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2019: The year of recovery for Brazilian feed

Animal feed producers in Brazil expect a better 2019 due to the new Brazilian government and hope for international trade normalisation.

The Brazilian feed sector is the third largest feed sector in the world, mainly due to the high amount of raw materials produced in this country and the size of the country, coupled with the large consumption of meat. In 2018, almost 230 millions of tonnes of grains were produced in 2018. The total feed production in 2018 was 72.3 million tonnes, of which 31.7 million t were for broilers, 16.8 million t for pigs, 6.8 million t for layers, 6 million t for dairy cows and 2.65 million t for pets.

Ariovaldo Zani, CEO from Sindirações (Brazilian Association of Feed Producers): "An increase of 3% in animal feed production this year should be possible." Photo: Sindirações
Ariovaldo Zani, CEO from Sindirações (Brazilian Association of Feed Producers): "An increase of 3% in animal feed production this year should be possible." Photo: Sindirações

Slight increase compared to 2017

The amount of compound feed produced in 2018 showed a slight increase (+0.8%) compared to 2017 and represents the entering of a recovering phase. 2018 was a difficult year in which Brazil faced political uncertainty, the truck driver strike and a slow pace of the Brazilian economy. The new government started on the 1st January 2019 and, despite some concern about worrying or misunderstood statements from the new president Jair Bolsonaro and his team (called the 'unlikely president by the BBC), feed producers are still relatively positive that the coming 4 years will see improvements for animal production and trade. But is this optimism realistic? All About Feed asked Ariovaldo Zani, CEO from Sindirações (Brazilian Association of Feed Producers) to share his views.

All About Feed (AAF): What marked 2018 for the Brazilian feed producers?

Ariovaldo Zani (AZ): "By the end of 2017 we expected that the feed industry would grow with at least 3% in 2018. However, this was prevented by a number of unpredicted things that happened in the first few months of the year. We were faced with increasing food costs, higher grain prices and agricultural resources, triggered by the US and China and disconnect from the United States. Furthermore, the EU banned meat imports from 20 Brazilian poultry and beef plants in April 2018 following an audit of the beef, horse and poultry meat control system in the country. In May 2018, the logistics in many sectors were interrupted by the massive truck drivers' strike. On top of that, the Russians implemented an embargo on Brazilian beef and pork towards the end of the year. All of these incidents slowed down the forecasted animal feed production growth, which in the end was only 0.8% instead of 3%."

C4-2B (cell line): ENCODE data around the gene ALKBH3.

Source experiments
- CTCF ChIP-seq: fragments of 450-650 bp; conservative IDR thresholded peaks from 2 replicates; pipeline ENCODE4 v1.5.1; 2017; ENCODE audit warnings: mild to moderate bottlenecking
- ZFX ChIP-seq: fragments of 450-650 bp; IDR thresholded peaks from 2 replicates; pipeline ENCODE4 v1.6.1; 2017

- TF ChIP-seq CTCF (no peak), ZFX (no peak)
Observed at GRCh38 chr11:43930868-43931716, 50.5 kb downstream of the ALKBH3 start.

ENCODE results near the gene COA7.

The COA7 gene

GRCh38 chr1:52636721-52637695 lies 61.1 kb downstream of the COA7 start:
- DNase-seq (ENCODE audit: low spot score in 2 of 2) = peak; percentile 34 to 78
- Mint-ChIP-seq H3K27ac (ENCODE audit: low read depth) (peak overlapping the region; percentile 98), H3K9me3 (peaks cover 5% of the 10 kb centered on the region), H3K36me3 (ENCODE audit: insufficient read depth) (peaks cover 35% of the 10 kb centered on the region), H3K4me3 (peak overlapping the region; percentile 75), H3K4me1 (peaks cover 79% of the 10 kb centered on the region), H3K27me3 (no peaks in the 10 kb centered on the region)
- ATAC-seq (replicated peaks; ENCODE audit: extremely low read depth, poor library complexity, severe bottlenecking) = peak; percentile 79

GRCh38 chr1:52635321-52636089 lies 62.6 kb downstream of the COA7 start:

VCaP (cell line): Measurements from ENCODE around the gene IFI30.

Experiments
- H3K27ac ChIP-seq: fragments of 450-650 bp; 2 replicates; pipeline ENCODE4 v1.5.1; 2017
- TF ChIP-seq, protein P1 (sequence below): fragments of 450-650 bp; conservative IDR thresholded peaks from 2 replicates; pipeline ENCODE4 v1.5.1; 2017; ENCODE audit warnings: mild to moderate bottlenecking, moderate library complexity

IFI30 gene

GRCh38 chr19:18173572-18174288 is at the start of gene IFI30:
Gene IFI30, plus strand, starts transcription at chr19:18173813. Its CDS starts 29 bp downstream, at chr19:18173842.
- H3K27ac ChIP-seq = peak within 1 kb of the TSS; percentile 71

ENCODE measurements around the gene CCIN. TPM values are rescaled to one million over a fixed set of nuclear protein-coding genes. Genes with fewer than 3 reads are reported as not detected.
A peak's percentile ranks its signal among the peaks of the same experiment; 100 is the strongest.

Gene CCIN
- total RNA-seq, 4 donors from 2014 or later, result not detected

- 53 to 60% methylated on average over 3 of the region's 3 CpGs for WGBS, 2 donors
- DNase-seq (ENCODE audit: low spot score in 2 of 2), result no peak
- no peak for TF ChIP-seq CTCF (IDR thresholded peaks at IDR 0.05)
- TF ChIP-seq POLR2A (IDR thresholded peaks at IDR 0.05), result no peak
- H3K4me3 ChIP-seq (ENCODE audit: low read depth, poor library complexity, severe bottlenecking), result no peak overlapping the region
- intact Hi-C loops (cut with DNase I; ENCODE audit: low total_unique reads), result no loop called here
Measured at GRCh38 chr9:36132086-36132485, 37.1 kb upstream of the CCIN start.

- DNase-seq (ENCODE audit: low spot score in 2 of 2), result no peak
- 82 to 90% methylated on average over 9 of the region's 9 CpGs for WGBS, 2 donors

AAF: But Brazil is recovering. Will 2019 be a better year?

AZ: "When we look at 2018 and the fact that there is slow economic recovery, I expect that 2019 will be a slightly better year for the Brazilian feed producers. This will also be fuelled by the new government. Hopefully, this will lead to more investments, job creation and increased consumer confidence. The expected bumper crop harvest (Brazilian farmers are expected to harvest up to 238.54 million tonnes of grain in the 2018/19 season) will reduce feed costs for farmers and will give a positive boost to the animal protein production chain. However, the global trade barriers, the influence of the US and postponement of domestic structural reforms can slow down the growth in Brazilian agriculture. But with a reasonable dose of optimism, it is fair to say that a 3% increase in animal feed production this year should be possible."

AAF: Which other challenges face the Brazilian farming sector?

AZ: "Despite economic threats that challenge the animal protein production chain, I think that farmers are also threatened by fake news and miscommunication and perception on farming in general. It is important to share the right type of information on complex topics such as greenhouse gas emissions, consumption of animal products and antibiotic use. I notice that a large part of the scientific community remains silent because they are afraid to react to certain misconceptions, or don't know how to respond. We should be more proud to talk about innovative, disruptive technologies in farming and show the Brazilians (and others) that this is a positive development and needed to feed the growing world population. Hopefully, the new government in Brazil will also embrace this and will create fertile grounds to make sure the Brazilian feed sector can further grow in the coming years."